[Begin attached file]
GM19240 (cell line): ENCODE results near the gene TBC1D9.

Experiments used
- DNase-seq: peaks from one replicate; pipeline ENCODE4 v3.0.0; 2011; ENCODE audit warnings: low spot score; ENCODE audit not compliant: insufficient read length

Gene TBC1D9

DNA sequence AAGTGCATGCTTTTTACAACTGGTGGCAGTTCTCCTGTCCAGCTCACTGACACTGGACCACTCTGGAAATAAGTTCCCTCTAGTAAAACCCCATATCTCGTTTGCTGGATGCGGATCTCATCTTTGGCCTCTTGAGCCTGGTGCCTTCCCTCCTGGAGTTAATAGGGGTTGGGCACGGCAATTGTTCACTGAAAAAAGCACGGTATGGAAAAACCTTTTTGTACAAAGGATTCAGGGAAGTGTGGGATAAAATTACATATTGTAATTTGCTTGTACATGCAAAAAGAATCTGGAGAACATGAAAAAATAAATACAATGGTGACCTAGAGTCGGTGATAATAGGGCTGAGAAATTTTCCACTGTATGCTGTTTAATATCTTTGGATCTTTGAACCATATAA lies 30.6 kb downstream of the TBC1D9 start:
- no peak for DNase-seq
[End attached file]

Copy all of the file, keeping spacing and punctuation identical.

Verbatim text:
GM19240 (cell line): ENCODE results near the gene TBC1D9.

Experiments used
- DNase-seq: peaks from one replicate; pipeline ENCODE4 v3.0.0; 2011; ENCODE audit warnings: low spot score; ENCODE audit not compliant: insufficient read length

Gene TBC1D9

DNA sequence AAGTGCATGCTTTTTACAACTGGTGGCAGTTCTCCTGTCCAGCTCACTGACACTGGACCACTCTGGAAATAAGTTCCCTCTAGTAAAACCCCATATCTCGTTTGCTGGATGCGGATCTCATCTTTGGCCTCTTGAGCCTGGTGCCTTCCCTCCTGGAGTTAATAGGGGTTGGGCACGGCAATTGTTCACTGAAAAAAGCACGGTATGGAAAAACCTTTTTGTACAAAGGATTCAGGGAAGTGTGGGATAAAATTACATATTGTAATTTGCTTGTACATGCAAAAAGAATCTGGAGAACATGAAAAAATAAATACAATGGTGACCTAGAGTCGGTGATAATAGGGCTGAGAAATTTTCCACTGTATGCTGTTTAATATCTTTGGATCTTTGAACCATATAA lies 30.6 kb downstream of the TBC1D9 start:
- no peak for DNase-seq